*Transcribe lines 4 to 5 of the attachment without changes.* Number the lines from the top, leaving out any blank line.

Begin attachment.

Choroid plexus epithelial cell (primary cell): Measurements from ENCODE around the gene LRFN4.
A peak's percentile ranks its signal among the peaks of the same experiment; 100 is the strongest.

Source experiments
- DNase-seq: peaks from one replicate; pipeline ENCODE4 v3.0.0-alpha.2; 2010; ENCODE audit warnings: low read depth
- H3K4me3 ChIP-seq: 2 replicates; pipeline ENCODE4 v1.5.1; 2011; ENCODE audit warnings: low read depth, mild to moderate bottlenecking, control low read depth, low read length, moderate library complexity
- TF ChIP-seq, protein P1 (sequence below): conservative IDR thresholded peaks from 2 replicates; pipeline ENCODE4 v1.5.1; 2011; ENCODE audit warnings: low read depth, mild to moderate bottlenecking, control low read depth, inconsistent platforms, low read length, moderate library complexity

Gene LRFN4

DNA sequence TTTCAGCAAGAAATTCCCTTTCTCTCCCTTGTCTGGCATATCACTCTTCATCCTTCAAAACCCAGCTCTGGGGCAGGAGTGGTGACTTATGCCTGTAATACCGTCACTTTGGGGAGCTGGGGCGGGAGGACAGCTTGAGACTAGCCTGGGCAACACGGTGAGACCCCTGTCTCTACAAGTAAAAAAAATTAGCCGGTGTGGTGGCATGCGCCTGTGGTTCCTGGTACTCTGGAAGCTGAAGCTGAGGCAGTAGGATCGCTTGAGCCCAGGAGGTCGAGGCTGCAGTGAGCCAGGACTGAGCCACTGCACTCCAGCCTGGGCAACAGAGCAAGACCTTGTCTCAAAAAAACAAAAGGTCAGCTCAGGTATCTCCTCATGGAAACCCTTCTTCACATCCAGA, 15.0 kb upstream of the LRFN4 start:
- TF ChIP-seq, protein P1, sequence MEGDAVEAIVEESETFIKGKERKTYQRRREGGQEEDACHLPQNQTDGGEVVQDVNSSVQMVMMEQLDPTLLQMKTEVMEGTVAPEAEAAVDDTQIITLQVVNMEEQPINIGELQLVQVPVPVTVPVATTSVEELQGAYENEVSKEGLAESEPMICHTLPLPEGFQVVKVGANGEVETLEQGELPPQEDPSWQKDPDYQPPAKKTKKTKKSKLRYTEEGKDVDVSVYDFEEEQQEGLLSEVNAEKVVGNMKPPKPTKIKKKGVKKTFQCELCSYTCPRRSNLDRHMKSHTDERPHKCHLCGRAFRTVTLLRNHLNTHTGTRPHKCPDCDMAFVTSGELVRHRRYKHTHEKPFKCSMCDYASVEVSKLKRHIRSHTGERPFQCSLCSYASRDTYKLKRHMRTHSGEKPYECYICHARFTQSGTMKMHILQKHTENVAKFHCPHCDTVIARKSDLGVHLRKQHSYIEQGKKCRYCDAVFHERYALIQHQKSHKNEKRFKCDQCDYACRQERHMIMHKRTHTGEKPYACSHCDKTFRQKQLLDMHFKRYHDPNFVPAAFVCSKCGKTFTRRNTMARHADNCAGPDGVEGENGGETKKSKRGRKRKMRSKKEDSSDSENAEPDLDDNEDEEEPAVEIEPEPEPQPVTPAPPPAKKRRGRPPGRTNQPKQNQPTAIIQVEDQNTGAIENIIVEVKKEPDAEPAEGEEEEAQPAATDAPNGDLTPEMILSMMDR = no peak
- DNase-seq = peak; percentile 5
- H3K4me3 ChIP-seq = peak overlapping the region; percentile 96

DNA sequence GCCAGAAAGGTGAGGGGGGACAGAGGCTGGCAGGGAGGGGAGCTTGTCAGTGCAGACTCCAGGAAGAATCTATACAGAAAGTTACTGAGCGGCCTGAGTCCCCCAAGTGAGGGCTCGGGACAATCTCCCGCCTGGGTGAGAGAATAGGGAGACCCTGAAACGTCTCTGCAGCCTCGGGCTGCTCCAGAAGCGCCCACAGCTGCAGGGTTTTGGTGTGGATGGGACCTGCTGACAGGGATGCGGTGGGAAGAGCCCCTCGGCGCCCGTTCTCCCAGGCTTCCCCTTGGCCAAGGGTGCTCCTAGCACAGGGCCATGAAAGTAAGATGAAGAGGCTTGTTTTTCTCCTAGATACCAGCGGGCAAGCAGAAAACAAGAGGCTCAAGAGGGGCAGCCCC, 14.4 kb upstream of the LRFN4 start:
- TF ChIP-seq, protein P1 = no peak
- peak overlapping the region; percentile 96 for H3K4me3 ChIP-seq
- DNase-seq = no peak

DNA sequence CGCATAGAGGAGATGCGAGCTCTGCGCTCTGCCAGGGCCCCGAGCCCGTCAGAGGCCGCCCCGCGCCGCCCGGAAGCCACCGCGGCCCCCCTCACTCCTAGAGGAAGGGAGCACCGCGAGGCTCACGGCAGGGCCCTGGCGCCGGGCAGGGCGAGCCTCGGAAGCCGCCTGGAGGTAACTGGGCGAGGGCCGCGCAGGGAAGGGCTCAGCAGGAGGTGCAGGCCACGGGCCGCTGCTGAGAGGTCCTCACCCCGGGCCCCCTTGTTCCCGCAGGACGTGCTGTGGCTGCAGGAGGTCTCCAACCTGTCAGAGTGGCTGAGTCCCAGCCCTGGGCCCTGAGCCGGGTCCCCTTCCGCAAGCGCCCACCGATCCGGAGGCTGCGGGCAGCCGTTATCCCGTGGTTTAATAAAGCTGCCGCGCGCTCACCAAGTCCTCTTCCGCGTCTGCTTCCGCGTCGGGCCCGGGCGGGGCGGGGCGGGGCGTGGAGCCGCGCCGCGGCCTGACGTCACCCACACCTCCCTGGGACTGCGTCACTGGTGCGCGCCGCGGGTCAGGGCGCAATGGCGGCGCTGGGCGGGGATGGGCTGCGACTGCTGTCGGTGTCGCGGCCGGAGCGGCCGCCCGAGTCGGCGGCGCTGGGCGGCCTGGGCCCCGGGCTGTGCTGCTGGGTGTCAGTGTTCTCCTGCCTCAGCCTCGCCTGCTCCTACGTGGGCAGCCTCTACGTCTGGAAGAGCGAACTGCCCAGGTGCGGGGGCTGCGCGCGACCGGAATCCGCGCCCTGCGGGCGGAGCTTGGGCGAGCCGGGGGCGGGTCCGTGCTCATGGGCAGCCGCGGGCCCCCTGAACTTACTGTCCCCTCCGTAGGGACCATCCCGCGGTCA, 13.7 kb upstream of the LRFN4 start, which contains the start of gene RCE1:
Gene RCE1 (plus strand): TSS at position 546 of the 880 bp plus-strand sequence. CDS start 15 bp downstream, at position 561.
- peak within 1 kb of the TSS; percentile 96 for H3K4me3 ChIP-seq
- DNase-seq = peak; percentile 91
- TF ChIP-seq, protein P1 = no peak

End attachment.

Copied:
- DNase-seq: peaks from one replicate; pipeline ENCODE4 v3.0.0-alpha.2; 2010; ENCODE audit warnings: low read depth
- H3K4me3 ChIP-seq: 2 replicates; pipeline ENCODE4 v1.5.1; 2011; ENCODE audit warnings: low read depth, mild to moderate bottlenecking, control low read depth, low read length, moderate library complexity